Book Review: Kitty's Greatest Hits by Carrie Vaughn
Kitty's Greatest Hits by Carrie Vaughn
Series Number: 0.1, 0.5-0.8, 1.5, 2.5, and more
Published: 16 August 2011
Page Count: 318
Kitty Norville, star of a New York Times bestselling series, is everybody’s favorite werewolf DJ and out-of-the-closet supernatural creature. Over the course of eight books she’s fought evil vampires, were-creatures, and some serious black magic. She’s done it all with a sharp wit and the help of a memorable cast of werewolf hunters, psychics, and if-notgood- then-neutral vampires by her side. Kitty’s Greatest Hits not only gives readers some of Kitty’s further adventures, it offers longtime fans a window into the origins of some of their favorite characters. In “Conquistador de la Noche,” we learn the origin story of Denver’s Master vampire, Rick; with “Wild Ride,” we find out how Kitty’s friend T.J. became a werewolf; and in “Life is the Teacher,” we revisit Emma, the human-turned-unwilling-vampire who serves the aloof vampire Master of Washington, D.C. This entertaining collection includes two brand-new works: “You’re On the Air,” about one of Kitty’s callers after he hangs up the phone; and the eagerly awaited “Long Time Waiting,” the novella that finally reveals just what happened to Cormac in prison, something every Kitty fan wants to know.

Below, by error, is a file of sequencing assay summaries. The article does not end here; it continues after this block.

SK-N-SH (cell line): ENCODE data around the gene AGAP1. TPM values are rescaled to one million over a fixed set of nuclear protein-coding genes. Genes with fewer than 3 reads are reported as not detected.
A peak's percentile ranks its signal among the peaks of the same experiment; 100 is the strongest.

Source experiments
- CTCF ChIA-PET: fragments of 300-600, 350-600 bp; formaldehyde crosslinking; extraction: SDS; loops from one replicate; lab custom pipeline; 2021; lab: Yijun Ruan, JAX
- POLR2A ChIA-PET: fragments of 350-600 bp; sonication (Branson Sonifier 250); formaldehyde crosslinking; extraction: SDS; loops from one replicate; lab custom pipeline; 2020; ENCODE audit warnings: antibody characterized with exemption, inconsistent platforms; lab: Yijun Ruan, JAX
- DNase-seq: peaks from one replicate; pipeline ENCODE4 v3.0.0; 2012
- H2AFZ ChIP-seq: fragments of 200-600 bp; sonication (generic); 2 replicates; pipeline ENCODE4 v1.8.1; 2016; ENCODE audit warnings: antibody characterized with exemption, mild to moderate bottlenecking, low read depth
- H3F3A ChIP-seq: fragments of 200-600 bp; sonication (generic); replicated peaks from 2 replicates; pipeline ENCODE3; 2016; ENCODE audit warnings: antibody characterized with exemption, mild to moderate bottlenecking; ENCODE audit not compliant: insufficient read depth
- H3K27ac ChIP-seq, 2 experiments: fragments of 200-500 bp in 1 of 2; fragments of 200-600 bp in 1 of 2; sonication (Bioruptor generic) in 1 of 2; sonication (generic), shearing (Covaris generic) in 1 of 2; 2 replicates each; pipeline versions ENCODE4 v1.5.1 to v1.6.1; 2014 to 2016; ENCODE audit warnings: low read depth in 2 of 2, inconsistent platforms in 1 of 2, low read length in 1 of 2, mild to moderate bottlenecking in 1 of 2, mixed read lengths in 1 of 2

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I’m a big fan of the Kitty Norville series by Carrie Vaughn, and finished the last book several years ago. All that was left for me to completely finish the series was a couple of anthologies, Kitty’s Greatest Hits and Kitty’s Mix Tape (review here) and a novella, and I’ll be honest, I was putting off picking them up because this was my final goodbye to I loved. However, I’ve been trying to tidy up loose ends and actually finish book series rather than leave them hanging, so I bit the bullet and just did it.

Kitty’s Greatest Hits is a collection of short stories that Carrie Vaughn has collected together under one anthology. Many have been part of other anthologies, and I’d already read two of them (Il Est Ne and The Temptation of Robin Green), but there are also a few never before seen ones. One is a small story that spins off from one of Kitty’s on-air callers after he hangs up the phone and the other is the novella written about Cormac, one of the main characters, and events that happened to him ‘off-screen’.

 The stories cover a wide range of topics and characters, from historical periods and even an alternative take on a popular biblical tale (which I really enjoyed). Kitty features with her usual flair for getting caught up in things that only she can get caught up in, and the wider view of the entire Kitty Norville universe just made me ache for more. These short stories show just how big the supernatural world that Vaughn created is, and it feels like she barely scraped the surface of it in the series, which is a little bittersweet.


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Kitty's Greatest Hits by Carrie Vaughn Book Review

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